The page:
It's all very atmospheric in presentation and beautifully methodological in pacing, you need to be able to conserve your resources and pretty much rely on yourself as there's no partner to back you up this time. It's a great feeling, and really adds to the tension and mood that made Resident Evil famous. It forces you play smart, avoid confrontation, and even allows you to perform stealth kills. There are smart puzzles too, in much similar vein to the classic Resident Evil which featured a very organic game structure. There are thrilling action moments too, such as escape sequences and chase sequences, all requiring you to basically run for survival. I also liked the feeling of being indoors and constantly keeping an eye out of what was waiting for me in the next corner.

The pacing is addictive, and the level design is sound, successfully instilling intense and sweat inducing panic. If anything, it played a lot like the Jill Valentine levels in Resident Evil: Revelations, which was also designed to replicate the true survival horror experience of Resident Evil. There are also two very unique elements in her play style, one being her powerful crossbow weapon and the other being her Batman style grappling hook. They sound simple enough, but they really add a whole different feel and layer to her play style and the level design. Some of the coolest moments and battles in the campaign make really good use of the grappling hook mechanic and the unique features of the crossbow.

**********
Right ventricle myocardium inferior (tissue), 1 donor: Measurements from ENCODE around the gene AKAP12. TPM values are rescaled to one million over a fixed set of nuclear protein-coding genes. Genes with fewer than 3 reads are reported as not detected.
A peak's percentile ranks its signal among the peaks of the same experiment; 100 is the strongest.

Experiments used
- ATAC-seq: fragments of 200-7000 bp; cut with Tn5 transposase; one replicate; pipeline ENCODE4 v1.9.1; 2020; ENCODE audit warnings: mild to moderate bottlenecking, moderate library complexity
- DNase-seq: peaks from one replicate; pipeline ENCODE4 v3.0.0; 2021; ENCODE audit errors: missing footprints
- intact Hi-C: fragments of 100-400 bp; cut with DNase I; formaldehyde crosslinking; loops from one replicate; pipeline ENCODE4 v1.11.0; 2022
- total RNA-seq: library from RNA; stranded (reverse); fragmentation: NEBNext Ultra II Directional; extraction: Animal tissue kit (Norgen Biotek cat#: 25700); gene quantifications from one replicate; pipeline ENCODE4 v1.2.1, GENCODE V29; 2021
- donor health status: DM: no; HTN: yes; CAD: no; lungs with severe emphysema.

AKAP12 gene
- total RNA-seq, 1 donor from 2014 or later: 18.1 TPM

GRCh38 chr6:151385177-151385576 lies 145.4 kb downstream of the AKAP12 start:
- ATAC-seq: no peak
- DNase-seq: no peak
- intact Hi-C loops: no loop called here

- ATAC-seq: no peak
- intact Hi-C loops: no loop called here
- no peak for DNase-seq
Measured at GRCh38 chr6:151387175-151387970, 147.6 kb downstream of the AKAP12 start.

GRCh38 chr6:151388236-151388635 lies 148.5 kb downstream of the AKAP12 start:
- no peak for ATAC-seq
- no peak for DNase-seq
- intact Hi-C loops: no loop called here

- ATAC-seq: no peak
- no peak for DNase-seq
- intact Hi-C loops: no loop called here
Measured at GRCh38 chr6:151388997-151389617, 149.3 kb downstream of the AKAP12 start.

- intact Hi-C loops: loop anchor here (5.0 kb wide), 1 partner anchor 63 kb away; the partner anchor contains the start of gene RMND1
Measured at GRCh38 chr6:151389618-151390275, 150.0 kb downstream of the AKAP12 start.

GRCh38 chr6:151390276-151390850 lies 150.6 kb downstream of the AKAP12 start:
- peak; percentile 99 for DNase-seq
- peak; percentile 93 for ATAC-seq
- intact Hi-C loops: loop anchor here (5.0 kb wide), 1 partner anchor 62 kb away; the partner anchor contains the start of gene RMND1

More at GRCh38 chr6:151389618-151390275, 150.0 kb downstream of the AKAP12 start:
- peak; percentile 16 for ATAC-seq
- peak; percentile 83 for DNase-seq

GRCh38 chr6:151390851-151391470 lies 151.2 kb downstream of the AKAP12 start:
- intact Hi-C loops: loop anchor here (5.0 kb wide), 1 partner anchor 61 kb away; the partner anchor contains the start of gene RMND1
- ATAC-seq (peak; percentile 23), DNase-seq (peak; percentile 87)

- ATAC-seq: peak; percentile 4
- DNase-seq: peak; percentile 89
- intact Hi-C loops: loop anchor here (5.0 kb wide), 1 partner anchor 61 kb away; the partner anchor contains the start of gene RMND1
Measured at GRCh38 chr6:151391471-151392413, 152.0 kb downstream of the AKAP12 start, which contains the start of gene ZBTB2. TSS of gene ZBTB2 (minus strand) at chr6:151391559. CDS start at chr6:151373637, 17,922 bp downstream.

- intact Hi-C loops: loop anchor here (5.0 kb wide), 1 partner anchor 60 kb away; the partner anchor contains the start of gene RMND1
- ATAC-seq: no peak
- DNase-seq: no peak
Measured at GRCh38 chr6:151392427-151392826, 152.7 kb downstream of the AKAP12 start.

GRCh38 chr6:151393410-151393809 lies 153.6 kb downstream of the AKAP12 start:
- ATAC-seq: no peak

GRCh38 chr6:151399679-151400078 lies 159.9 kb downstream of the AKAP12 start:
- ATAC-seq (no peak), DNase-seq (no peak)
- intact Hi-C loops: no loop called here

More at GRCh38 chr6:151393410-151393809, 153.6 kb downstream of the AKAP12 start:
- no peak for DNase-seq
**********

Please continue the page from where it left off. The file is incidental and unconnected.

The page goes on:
Also Ada Wong is a fantastic character, and her popularity as one of gaming's most iconic women is easily evident here. This lady has style and class, none of the cheap and campy fan service you'd come to expect from most female characters in games, instead Ada Wong is presented with impeccable charm and grace. She looks beautiful, has a very cool dress style, and above all she has a ton of personality and intoxicating charm. She is expertly voiced (deliciously seductive) in this game, and her dialogue is very well written, making her one smooth and suave talker. I swear, nothing swoons me more than her wickedly cool smile.

I guess at the end of the day, I had a lot of fun with Resident Evil 6. It is flawed in many respects and takes a while for it to show its brilliance. As a package, it is immense, absorbing, and just keeps on giving. It's hard not to appreciate the sheer variety it offers. It may not be my favorite Resident Evil title this year (that honor belongs to the excellentResident Evil Revelations), but I'd still call it one of my favorite games in the series.